After closing down in 2019, there’s a new plan for part of the old Gedney pickle plant — one of the largest hemp grain processing facilities in the nation.
The Chanhassen City Council approved a request for a conditional use permit last month that would allow Hemp Acres, a Waconia-based hemp growing and processing company, to utilize 50,100 square feet of what is now the River Valley Business Center to work with the grain.
It would also permit the construction of six 35-foot-tall silos on the property, although Hemp Acres and the center are still negotiating lease terms, so the deal hasn’t been finalized.
The Gedney facility, located in southwest Chanhassen near the Chaska border, was turned into a 180,000-square-foot office/industrial/warehouse building last year. A 40,000-square-foot portion of the center is also being used by International Parts Supply to store decommissioned military equipment, according to the facility’s co-owner Joel Buttenhoff.
Hemp is a high-cannabidiol (CBD) variety of the cannabis plant. However, hemp contains less than .03 percent of tetrahydrocannabinol (THC), a psychoactive compound of cannabis.
Hemp is primarily grown for its derived products, which can range from industrial textiles, food, building materials and body care.
While hemp has been grown for thousands of years, it has battled issues with legalization for decades. The government briefly re-legalized hemp during WWII and heavily subsidized it — War Hemp Industries, one of the largest processing hemp facility in the world, was located in Hutchinson, Minnesota. (The building is now a 3M plant.)
But after the war, hemp reverted back to its illegal status. In 2015, Minnesota passed a law allowing cultivation of hemp as part of a regulated pilot program, and hemp was legalized nationwide under the Agriculture Improvement Act of 2018.
Hemp Acres founder Charlie Levine was in the process of converting his grandparents’ Waconia farm from raising Black Angus cattle to growing apple trees for hard cider. But when hemp became legal in 2016, Levine jumped on the opportunity and said the operation is now the biggest hemp processing facility in Minnesota. The farm sells to wholesalers and has its own direct-to-retail brand.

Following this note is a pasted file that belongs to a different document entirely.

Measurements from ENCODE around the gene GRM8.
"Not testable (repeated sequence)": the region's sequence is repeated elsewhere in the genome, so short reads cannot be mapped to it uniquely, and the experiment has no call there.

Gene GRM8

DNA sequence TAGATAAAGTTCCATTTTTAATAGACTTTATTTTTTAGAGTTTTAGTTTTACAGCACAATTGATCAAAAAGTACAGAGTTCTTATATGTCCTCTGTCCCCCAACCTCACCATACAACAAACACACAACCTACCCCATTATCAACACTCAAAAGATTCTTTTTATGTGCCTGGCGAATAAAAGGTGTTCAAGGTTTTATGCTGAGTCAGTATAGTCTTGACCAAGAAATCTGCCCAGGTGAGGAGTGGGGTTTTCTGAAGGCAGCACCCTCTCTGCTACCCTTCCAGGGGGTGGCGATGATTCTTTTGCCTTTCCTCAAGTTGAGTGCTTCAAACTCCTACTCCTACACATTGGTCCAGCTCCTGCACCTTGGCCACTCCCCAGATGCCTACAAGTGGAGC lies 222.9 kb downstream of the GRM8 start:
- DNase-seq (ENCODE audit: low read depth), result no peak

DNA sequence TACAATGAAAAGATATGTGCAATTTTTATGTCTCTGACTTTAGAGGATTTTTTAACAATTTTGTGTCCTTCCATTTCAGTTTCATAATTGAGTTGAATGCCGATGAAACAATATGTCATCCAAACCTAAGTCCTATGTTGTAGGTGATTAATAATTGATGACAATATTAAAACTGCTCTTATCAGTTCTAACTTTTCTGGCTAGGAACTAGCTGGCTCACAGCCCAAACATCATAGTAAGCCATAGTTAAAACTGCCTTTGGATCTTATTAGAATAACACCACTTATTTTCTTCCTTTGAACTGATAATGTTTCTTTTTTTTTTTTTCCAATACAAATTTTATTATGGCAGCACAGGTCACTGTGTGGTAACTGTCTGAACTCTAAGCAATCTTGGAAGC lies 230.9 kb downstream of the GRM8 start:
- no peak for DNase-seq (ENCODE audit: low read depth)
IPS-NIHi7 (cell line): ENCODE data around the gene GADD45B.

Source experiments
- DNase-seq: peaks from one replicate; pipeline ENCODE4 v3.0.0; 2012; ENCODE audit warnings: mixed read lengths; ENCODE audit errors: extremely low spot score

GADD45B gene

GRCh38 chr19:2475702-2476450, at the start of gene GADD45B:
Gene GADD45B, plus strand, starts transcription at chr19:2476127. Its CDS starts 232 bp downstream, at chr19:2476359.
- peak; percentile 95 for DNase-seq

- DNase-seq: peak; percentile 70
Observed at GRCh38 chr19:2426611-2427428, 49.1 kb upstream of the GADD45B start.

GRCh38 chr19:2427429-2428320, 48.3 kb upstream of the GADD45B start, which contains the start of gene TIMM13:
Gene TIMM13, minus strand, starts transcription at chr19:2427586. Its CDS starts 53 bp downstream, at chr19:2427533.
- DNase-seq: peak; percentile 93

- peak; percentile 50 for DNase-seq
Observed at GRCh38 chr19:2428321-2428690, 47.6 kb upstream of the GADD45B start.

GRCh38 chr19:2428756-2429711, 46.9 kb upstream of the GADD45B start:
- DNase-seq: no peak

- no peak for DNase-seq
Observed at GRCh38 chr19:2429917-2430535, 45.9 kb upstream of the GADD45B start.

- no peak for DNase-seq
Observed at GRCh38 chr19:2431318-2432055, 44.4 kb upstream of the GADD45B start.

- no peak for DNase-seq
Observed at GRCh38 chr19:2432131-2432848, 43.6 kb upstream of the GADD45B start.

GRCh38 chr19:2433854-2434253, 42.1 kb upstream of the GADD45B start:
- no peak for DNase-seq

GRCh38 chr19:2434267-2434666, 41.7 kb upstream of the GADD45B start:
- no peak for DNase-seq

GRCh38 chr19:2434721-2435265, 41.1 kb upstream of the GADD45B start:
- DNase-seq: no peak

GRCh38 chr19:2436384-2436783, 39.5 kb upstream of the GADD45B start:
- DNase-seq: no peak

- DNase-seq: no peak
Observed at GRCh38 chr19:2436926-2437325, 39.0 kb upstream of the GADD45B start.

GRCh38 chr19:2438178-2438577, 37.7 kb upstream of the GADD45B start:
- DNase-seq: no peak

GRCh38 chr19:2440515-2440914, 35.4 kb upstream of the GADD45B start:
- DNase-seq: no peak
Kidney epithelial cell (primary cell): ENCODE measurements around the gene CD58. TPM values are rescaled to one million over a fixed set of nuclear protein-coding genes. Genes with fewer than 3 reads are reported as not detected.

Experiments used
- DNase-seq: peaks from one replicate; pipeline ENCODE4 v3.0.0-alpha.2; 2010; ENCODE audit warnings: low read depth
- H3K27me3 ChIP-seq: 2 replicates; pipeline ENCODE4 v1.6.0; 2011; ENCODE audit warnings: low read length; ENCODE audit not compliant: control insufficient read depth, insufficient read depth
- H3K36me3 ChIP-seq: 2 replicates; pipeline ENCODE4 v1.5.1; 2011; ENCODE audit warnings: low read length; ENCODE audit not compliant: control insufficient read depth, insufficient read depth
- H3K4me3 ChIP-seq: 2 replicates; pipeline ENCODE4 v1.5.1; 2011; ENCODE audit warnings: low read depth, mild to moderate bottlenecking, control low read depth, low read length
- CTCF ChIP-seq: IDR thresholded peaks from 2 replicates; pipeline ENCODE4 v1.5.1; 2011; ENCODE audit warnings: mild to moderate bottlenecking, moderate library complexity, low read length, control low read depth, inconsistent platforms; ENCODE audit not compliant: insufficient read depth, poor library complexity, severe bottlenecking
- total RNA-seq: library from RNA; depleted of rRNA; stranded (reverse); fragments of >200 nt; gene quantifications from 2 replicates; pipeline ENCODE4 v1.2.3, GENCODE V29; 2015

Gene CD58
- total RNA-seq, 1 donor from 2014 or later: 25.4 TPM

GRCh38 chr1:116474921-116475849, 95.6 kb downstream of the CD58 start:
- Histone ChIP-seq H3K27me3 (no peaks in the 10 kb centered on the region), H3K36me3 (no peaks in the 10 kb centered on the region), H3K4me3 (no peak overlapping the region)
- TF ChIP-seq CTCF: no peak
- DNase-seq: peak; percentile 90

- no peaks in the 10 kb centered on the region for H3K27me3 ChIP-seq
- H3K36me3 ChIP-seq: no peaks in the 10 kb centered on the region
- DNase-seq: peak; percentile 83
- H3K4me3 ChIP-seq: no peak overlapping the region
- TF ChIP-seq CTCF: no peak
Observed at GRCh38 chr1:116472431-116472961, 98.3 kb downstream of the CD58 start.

“This is a brand new crop and a brand new industry. I’m the first one to stick my neck out, I guess,” Levine said.
Grain production also has minimal effects on the surrounding community. There’s no waste, Levine said, because anything that can’t be turned into a protein powder makes for great livestock feed or fertilizer. And while there’s a marijuana-like smell when processing CBD, the facility will only work with the grain, which has no odor, he said.
The expansion to the business center means his farm can now focus exclusively on CBD processing and move its grain operation elsewhere. They also won’t grow the majority of the grain themselves — Levine will contract with Minnesota farmers to buy 5,000 to 10,000 acres worth of hemp.
The move is a huge jump; the Waconia farm is around 1,600 square feet and has three employees. But after years of trailblazing hemp processing in Minnesota, Levine is ready to triple his staff and scale his operation. Ultimately, Levine hopes to acquire the entire building.
“I think it’s a great opportunity,” Chanhassen Planning Commission Chair Steven Weick said in a meeting last month. “It’s certainly a market that is growing, and it’s nice to have someone using that old location for a new purpose.”
If the business center owners and Hemp Acres agree on lease terms, they expect to move in by October and begin operating by January of next year, Levine said.